Active Adults, Families Encouraged To Tell Stories

Retire in Atlanta with 55+ Active Adult Ranch Homes by Windsong

Thanksgiving Day, 2016 marked the 8th anniversary of the National Day of Listening, an initiative launched in 2008 to encourage families to ask questions, tell stories, and LISTEN to one another.

It’s a neat concept, which was born out of the Story Corps project, and which draws upon the fact that the United States is made up of so many diverse cultures, backgrounds, and experiences, and those pieces are what make up the fabric of our country.

Story Corps began in October, 2003, with a “Story Booth” in Grand Central Terminal in New York City, and has grown into a weekly radio broadcast on National Public Radio’s (NPR) Morning Edition, as well as the publisher of five books comprised of the stories of our nation’s citizens.

Its mission is “to preserve and share humanity’s stories in order to build connections between people and create a more just and compassionate world.”

This mission supports the idea that every person has a story, and every story matters.

Generations past would gather around the dinner table and share stories, which enabled elder generations to share family histories and experiences with younger ones. Because of the transient (and distracted) society of today, Story Corps uses its platform to “create an archive for future generations,” based on the stories of everyday individuals.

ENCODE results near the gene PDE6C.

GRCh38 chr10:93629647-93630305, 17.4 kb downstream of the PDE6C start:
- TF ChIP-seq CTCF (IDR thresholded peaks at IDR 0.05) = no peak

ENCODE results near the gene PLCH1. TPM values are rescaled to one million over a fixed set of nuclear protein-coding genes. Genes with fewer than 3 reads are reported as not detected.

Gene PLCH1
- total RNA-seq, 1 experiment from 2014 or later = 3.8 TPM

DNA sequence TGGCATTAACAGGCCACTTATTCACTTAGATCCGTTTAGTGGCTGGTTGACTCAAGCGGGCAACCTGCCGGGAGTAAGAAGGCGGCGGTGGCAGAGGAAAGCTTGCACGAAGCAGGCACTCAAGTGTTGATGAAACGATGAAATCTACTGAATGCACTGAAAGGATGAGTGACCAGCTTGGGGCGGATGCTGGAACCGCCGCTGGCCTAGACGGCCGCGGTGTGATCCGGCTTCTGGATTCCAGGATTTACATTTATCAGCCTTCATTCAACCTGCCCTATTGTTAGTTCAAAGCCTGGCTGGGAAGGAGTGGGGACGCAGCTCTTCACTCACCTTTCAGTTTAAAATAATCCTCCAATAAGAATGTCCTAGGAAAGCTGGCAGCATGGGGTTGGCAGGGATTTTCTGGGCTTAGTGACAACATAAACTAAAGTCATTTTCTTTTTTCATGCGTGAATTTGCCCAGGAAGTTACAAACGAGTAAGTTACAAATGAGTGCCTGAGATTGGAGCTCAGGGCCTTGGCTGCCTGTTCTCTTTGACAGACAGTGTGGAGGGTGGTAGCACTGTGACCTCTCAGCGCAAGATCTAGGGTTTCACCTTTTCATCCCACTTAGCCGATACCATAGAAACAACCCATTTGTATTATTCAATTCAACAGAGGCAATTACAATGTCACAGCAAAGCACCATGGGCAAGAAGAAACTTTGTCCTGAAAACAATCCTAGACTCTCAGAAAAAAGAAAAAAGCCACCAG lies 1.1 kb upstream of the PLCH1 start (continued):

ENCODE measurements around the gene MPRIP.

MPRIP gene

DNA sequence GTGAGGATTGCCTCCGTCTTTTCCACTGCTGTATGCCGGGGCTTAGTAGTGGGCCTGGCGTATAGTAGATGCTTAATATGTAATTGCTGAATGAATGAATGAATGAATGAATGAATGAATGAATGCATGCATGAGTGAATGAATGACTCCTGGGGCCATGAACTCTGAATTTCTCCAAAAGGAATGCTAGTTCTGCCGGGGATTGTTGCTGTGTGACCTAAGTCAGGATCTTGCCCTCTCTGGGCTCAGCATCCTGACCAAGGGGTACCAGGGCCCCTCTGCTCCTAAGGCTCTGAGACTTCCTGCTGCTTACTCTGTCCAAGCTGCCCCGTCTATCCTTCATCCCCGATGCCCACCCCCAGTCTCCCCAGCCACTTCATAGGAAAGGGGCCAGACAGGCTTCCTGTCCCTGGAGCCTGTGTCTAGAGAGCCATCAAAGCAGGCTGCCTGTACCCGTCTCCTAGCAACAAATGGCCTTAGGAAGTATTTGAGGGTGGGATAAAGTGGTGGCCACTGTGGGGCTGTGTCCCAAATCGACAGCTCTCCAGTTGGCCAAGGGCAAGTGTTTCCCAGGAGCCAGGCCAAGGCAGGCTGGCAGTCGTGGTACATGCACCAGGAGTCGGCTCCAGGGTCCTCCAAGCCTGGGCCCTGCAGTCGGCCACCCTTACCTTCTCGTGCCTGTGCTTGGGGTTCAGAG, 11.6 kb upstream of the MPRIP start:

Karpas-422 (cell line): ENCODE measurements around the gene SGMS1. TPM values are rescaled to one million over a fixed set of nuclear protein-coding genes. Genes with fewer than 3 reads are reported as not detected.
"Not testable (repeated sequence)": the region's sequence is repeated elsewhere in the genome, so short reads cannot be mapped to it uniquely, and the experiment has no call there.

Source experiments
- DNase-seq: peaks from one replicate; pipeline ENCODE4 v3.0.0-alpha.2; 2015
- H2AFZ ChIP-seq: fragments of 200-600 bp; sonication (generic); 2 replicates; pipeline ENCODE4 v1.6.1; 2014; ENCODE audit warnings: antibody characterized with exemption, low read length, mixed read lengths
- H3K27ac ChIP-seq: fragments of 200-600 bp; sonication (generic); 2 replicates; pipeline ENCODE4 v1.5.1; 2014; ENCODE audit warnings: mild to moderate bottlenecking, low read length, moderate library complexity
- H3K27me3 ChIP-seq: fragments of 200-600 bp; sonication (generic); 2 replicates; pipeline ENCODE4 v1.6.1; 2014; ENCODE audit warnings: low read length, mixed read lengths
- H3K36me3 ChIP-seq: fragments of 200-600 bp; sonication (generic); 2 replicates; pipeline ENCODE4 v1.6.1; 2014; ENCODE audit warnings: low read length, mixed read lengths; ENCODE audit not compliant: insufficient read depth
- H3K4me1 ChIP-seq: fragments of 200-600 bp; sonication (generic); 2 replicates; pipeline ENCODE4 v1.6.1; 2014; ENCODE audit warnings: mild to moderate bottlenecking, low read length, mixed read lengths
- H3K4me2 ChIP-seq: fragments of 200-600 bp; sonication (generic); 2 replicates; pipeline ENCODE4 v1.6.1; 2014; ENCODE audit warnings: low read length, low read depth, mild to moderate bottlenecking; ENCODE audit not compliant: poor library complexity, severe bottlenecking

Although Thanksgiving Day marked the official National Day of Listening, the holiday season provides a perfect outlet for additional sharing. To make things easier (and more appealing for our tech savvy society), this year, Story Corps launched its mobile app (https://storycorps.me, or download from the iTunes store), creating a global platform for listening, connecting, and sharing stories of the human experience. The site also has suggestions for interview questions, how to get started, and more.

According to a 2015 StoryCorps Online Listener Survey, the projects have made a significant impact upon society, including:

Reminding listeners of their shared humanity Helping listeners see the value in everyone’s story and experience Encouraging listeners to become interested in thinking about how society could be improved And making listeners feel more positive about society (for the complete list, visit https://storycorps.org/about/) Windsong communities are designed to introduce people who share similar life experiences, and to encourage friendships among neighbors. Like StoryCorps, our front porches, wide sidewalks, and community clubhouses were created to encourage conversation and interaction – to share our stories.

Welcome to Windsong, Where Life’s A Breeze!

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